Living with a sexually transmitted disease (STD) can force you to make some difficult decisions from time to time, but is it illegal to not tell someone you have a STD before you have sex? Though millions of people are affected, a STD diagnosis is understandably not a popular topic of discussion between casual acquaintances. And while we’re not saying you need to broadcast your medical history to everyone you meet, informing sexual partners is a different story. Is it illegal to hide a STD from your partner? It is definitely possible–depending on the state, what STD could be transmitted, and whether or not there was premeditation. If someone purposely exposes another to a sexually transmitted disease, it can result in legal measures. Such harmful actions can be punishable in criminal or civil court.
STD Disclosure Laws
Many states do have laws on the books that prohibit the transmission of at least certain STDs (specifically HIV), but the details of the laws differ greatly from state to state. To provide some perspective, 26 states within the US have some type of law regarding criminal transmission of HIV. Also, according to the Centers for Disease Control (CDC), 19 states require people living with HIV to inform their sexual partners as of 2018. Generally speaking, this means that if you are knowingly living with HIV, you are not allowed to act in a fashion that would put others at risk of becoming infected. This would include unprotected sexual activity, needle sharing, and any other act in which bodily fluids are passed from one person to another.
An infected person who commits these acts can, in many jurisdictions, be charged with criminal transmission of a STD.
For example, the Tennessee Department of Health considers the “Criminal exposure of another to HIV is a Class C felony.” While a Class C felony is the most lenient of convictions, there have been more serious cases. In these more extreme cases, people have even been charged and convicted of attempted murder (though these cases are rare and typically involve not only reckless, but blatantly malicious actions on the part of the accused).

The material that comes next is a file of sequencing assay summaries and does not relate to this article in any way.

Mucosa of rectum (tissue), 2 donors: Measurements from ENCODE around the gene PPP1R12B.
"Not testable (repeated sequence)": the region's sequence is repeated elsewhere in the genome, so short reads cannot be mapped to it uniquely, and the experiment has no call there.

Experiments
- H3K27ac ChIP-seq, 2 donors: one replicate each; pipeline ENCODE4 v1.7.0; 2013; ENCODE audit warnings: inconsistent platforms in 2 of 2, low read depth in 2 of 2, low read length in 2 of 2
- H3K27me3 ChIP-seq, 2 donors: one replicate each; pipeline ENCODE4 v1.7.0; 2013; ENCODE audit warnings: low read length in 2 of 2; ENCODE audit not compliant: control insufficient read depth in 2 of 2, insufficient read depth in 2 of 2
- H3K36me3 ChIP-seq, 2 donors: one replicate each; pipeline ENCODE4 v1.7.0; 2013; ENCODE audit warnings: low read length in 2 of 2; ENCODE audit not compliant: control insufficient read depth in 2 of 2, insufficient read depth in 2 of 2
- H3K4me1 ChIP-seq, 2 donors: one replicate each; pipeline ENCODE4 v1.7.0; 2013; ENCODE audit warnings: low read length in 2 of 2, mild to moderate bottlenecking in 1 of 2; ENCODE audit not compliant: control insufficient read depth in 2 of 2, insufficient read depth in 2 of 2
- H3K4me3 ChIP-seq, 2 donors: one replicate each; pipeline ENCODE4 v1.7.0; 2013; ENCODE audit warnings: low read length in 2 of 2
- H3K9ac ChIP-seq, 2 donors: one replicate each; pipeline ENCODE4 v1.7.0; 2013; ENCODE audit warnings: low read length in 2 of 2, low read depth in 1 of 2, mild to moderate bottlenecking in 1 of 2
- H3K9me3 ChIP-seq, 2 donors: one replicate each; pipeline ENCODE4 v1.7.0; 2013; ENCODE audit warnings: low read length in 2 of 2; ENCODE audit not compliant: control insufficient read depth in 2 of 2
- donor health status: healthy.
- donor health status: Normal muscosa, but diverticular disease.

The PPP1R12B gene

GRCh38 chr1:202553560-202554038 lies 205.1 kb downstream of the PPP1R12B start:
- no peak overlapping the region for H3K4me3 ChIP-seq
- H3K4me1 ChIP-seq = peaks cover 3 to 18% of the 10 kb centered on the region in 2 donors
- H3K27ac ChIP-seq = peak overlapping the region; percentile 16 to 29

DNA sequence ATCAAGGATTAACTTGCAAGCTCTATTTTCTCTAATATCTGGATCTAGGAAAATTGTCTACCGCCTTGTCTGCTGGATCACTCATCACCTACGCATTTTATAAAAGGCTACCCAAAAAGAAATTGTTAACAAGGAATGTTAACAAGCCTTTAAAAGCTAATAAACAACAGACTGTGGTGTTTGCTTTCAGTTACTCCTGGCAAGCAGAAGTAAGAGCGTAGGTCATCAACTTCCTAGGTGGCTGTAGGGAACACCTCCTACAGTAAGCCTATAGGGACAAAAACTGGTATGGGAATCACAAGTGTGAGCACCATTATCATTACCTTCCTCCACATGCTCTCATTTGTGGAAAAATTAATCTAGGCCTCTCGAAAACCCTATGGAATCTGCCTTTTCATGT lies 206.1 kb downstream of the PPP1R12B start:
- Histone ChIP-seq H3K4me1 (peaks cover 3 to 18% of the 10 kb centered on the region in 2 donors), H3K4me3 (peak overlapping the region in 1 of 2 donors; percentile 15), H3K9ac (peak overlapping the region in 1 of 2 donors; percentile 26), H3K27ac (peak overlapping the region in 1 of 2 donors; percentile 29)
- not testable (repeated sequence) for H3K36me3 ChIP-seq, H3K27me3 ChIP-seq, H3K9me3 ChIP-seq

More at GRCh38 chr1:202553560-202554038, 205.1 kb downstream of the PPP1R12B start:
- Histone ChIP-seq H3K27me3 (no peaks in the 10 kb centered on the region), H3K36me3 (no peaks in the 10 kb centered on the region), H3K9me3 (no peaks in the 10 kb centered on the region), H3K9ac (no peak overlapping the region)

However, not all concerns are specifically for HIV. For instance, California recently underwent a change in criminal law when it comes to the transmission of STDs. As of 2018, the state of California considers all STDs to have grounds for a criminal accusation and not just HIV.
However, if you are unaware that you have one of these diseases, and it can be proven in a court of law that you truly did not know, then you cannot be criminally prosecuted for transmitting the disease to someone else.
Again, most of the cases you hear about in the media regarding the criminal transmission of a STD deal with HIV specifically as most states do criminalize the transmission of the virus to some degree. In regards to other STDs, states will have usually less stringent STD disclosure laws (or no laws at all), however, that doesn’t give you the right or legal pass to act in what might be deemed a reckless or dangerous manner sexually. Research the regulations in your home state for specifics on the matter, but also be thoughtful about your body and how you impact other people.
Lawsuits are common in the United States, and people have been sued for transmitting a STD to someone else, regardless of whether or not a criminal case is filed. These cases may be more commonly centered around non life-threatening STDs or STIs such as chlamydia or herpes. Cases like these are typically argued as one of three offenses: negligence, battery, or fraud. In a nutshell, one would ask the following questions for each case:
- Negligence: Did the defendant have and ignore an obligation to disclose their STD diagnoses from a sexual partner?
- Battery: Did the defendant cause physical harm to the plaintiff by transmitting a STD?
- Fraud: Did the defendant deliberately hide or lie to a partner about having a STD in a deceptive effort at having intercourse?
Of course, whether these lawsuits are successful can vary greatly. Every case brings different evidence, different arguments, different stipulations, and different results. So as helpful as it might be, it would be virtually impossible to turn this into a black or white topic with clear cut answers one way or the other. That is why it is easier to simply be straightforward with your partners about your status, so no one feels tricked or harmed in the first place.
Regardless of what STD disclosure laws look like in your state, it is better to remain open and honest with your partner about your sexual health and history. By being honest, you will be taking the proper precautions to ensure that you both stay as safe as possible. This means following safe sex practices and getting tested for sexually transmitted diseases and infections when appropriate. Remember, just because an action or lack thereof isn’t technically “illegal,” doesn’t mean it’s right. Take the extra step towards sexual health by getting tested today with Priority STD.